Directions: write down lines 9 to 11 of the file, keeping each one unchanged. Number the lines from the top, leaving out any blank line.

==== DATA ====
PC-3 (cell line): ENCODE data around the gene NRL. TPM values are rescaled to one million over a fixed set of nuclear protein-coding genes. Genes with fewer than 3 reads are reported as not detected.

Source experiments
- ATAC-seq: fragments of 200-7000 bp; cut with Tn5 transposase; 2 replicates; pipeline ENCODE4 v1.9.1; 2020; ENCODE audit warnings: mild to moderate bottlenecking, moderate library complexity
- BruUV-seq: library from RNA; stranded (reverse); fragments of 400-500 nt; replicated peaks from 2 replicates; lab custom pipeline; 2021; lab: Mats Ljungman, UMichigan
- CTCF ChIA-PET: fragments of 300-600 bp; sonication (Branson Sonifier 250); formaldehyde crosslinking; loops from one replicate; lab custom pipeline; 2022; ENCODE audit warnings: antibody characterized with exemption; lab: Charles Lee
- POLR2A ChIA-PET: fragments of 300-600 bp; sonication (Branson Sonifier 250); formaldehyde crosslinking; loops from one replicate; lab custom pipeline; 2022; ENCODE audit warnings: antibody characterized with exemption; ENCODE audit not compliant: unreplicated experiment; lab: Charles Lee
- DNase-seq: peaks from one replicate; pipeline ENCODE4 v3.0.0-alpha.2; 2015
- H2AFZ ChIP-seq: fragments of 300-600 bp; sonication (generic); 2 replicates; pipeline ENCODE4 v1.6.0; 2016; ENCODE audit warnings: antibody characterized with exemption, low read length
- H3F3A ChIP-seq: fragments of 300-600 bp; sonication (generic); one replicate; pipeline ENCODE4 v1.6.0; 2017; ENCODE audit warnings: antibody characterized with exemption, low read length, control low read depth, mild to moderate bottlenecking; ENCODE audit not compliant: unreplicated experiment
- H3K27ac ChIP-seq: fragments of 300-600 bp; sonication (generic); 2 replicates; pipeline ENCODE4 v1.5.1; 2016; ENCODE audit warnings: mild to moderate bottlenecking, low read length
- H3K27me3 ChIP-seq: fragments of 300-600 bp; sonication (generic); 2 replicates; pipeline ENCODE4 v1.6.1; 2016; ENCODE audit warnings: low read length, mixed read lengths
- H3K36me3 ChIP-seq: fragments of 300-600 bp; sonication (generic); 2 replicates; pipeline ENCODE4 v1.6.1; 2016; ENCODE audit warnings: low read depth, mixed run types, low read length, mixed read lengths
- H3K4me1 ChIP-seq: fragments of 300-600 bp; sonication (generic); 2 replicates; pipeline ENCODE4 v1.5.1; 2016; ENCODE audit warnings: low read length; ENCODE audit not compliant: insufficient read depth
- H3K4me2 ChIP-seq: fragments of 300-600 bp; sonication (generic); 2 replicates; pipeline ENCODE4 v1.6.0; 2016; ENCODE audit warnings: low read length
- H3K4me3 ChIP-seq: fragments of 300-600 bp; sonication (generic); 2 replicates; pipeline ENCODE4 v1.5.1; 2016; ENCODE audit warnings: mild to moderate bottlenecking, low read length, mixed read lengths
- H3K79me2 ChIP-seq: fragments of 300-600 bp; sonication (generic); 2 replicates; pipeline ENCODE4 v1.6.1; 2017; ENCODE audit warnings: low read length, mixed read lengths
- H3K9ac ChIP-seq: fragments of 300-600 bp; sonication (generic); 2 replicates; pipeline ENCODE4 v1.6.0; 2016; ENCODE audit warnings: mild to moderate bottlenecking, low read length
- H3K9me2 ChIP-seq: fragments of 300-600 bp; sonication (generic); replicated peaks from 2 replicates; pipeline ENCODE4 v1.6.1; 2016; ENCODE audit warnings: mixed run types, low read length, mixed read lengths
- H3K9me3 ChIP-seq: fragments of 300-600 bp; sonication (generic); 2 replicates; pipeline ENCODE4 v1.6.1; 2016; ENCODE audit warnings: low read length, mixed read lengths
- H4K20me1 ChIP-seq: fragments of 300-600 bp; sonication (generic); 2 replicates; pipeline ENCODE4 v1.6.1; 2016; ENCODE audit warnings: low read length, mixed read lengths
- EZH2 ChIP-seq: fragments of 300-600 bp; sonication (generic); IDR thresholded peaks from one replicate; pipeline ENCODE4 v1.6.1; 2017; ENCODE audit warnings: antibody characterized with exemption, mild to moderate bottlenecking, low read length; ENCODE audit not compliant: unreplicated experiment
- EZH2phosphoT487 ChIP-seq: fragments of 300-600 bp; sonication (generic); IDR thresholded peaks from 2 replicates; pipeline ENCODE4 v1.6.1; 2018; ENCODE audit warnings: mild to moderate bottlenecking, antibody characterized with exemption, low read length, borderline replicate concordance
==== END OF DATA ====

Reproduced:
- H3F3A ChIP-seq: fragments of 300-600 bp; sonication (generic); one replicate; pipeline ENCODE4 v1.6.0; 2017; ENCODE audit warnings: antibody characterized with exemption, low read length, control low read depth, mild to moderate bottlenecking; ENCODE audit not compliant: unreplicated experiment
- H3K27ac ChIP-seq: fragments of 300-600 bp; sonication (generic); 2 replicates; pipeline ENCODE4 v1.5.1; 2016; ENCODE audit warnings: mild to moderate bottlenecking, low read length
- H3K27me3 ChIP-seq: fragments of 300-600 bp; sonication (generic); 2 replicates; pipeline ENCODE4 v1.6.1; 2016; ENCODE audit warnings: low read length, mixed read lengths